In the May 2, 2011 issue of The Nation, Alexander Cockburn has a good analysis of the UK phone hacking scandal plaguing the Rupert Murdoch empire. It provides the back-story in easily digestible form, and concludes that this could easily bring down top management up to, and including, the heir apparent, James Murdoch.
Cockburn considers father Rupert to have serious dynastic ambitions; if so, that would be quite a blow. It would also be quite a blow to Murdoch’s attempt to take over full control of “the enormously profitable BSkyB network” in the UK. (For more on Murdoch, David Cameron and BSkyB, see here. It tells you why this is not just a Murdoch story, but a Cameron story as well.)
Here’s a taste of the Cockburn article (subscription required for the online version, though the print version is available; my emphasis). It opens:
What began in Britain in 2005 as “a third-rate burglary” of voicemails, supposedly limited to a criminal invasion of privacy by a News of the World reporter and a private investigator, has flowered beautifully into a Level 7 scandal that threatens the careers of two of Rupert Murdoch’s top executives, not to mention the heir apparent to the News Corp. empire, James Murdoch. It even laps at the ankles of the 80-year-old magnate, threatening the final financial triumph that was scheduled to usher him into Valhalla.
At issue originally are two people at Murdoch’s New of the World, one a reporter, Clive Goodman, who “ran the royal beat,” and the other a private investigator named Glenn Mulcaire. Both were convicted of “hacking into the phone messages of members of the royal family.” News of the World is a sex-and-scandal rag, something that Cockburn describes as providing the “efficient distribution of raw sewage into the prurient hands of about 3 million Britons every Sunday”.
Scandal-rag scandals are low-end stuff, so with the two perps in jail and Goodman’s editor, a man named Andy Coulson, having resigned, most at News International (Murdoch’s firm) figured the lid was firmly on the pot.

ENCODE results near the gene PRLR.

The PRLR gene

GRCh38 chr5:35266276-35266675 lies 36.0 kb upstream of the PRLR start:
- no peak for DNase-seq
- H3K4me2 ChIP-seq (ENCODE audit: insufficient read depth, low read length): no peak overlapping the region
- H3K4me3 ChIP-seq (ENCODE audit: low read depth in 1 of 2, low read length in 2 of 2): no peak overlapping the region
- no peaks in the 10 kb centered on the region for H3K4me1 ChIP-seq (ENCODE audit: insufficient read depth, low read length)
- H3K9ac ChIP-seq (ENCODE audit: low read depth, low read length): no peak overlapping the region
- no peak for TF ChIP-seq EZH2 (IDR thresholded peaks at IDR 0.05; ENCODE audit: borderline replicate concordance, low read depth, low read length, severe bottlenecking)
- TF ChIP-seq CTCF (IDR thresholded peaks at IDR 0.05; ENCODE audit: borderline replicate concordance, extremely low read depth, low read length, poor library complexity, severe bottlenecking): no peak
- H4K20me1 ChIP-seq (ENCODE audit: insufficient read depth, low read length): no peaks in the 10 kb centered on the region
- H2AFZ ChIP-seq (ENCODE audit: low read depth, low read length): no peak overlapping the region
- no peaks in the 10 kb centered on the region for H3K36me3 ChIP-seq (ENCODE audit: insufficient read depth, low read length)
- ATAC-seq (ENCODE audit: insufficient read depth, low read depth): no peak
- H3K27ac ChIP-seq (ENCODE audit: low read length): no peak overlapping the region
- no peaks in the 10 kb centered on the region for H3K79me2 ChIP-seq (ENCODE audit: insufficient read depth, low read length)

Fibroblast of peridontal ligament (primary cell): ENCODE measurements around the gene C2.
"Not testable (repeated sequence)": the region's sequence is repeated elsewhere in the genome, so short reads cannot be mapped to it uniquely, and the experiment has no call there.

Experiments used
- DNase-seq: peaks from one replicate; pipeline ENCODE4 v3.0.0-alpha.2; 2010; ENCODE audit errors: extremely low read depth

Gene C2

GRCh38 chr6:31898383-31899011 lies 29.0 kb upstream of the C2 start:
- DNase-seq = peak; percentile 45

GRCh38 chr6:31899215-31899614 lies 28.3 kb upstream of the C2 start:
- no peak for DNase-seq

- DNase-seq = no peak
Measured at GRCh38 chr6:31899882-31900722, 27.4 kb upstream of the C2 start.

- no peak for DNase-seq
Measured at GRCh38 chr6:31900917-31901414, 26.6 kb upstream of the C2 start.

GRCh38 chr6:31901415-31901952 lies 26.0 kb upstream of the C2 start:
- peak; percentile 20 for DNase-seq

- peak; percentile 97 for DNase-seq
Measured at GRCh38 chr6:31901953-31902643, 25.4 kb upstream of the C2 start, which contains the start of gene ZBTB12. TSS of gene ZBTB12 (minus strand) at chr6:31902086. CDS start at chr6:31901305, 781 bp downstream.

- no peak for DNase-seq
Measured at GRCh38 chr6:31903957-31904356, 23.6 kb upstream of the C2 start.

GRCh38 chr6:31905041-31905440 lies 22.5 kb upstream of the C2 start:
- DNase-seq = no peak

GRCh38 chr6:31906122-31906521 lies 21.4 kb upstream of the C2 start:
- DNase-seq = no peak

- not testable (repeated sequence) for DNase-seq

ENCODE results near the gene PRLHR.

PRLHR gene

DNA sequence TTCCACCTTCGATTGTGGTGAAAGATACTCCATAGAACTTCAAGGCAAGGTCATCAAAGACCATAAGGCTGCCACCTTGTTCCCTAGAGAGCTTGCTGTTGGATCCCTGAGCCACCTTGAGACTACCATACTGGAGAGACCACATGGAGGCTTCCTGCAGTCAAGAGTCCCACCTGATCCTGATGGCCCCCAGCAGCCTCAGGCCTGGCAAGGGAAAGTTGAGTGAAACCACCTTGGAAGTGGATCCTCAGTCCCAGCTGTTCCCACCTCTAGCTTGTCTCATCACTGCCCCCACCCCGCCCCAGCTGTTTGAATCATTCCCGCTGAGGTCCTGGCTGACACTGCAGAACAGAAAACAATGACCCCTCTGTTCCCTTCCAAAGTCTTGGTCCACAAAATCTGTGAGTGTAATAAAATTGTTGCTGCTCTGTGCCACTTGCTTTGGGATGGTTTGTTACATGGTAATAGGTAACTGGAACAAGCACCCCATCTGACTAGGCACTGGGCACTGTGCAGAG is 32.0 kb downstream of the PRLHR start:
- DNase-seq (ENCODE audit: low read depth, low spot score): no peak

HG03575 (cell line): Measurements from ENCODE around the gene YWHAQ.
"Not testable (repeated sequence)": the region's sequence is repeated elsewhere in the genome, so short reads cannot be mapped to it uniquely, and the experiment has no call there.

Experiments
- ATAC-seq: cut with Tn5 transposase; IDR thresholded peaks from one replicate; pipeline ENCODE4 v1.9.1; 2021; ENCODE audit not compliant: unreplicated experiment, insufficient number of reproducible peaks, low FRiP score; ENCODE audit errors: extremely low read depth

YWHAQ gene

That was 2005; now Andy Coulson is media adviser to David Cameron (Hi, Rupert; kisses from David), and Cameron’s culture minister is about to rule on whether the BSkyB deal “merits a full inquiry by the Competition Commission”.
The interstitial pieces connecting the low-level 2005 events with the top of the Murdoch empire make great reading. They include actor Hugh Grant’s car breaking down in the vicinity of a pub owned by a former NoW reporter Paul McMullan, and Grant’s accepting the pub owner’s invitation to come back. Grant did indeed go back — wearing a wire.
The ex-reporter told Grant that top executives at News International almost certainly knew about the bugging, all the way up to Rebekah Brooks, former editor of NoW and now chief executive of News Corp. Remember, the perps are in jail, so they can’t say it’s not a crime.
Cockburn concludes (my emphasis):
As [journalist Peter] Burden speculates on his blog, “If Ian Edmondson [a former NoW editor] was involved, so was Andy Coulson. If Andy Coulson was involved, so was Rebekah Brooks. If Rebekah Brooks was involved, so was Master James [Murdoch]. And if they were, it’s very likely that Les Hinton, CEO of [Dow Jones and Company] (the brightest bird in Rupert Murdoch’s bush), was involved, too, because he was Executive Chairman of News International at the time.”
On April 10 Guardian columnist Steven Barnett expressed sentiments widely shared in Britain, writing in favor of a full review of the BSkyB deal: “The issue is that every aspect of Sky’s output will be driven by the same uncompromising corporate culture which has given us the News of the World’s criminality.” … Will Rupert himself be enmeshed? Bruce Page, author of a fine book on Murdoch, suggests to me that what could drag the dirty digger into the swamp would be the disclosure of any deal he may have made to stem the scandal when Gordon Brown was still PM. Brown won’t confirm or deny that Murdoch approached him.
This could also blossom into a Cameron story. The pub owner, McMullen told Hugh Grant that he thought Cameron “probably knew as well.” Remember, Cameron has hired Coulson, ex-NoW editor, as his media adviser.
As I wrote earlier about Murdoch and his business model:
We think of him as a propagandist, but he’s so much more. And he’s not primarily a propagandist; he’s a media monopolist whose market product is propaganda. Here’s his business model — he semi-monopolizes media in whatever country he gets into, and then sells propaganda services to government officials and hopefuls in exchange for increased monopoly control after they get elected.
He sells propaganda services to government officials in exchange for monopolies. The government official he’s currently corrupting is David Cameron, who would probably deny that allegation. But the man before him, Gordon Brown, has not yet denied he cut a deal with Murdoch over the scandal. Stay tuned.
Articles like this make The Nation a good subscription, and they could use the help.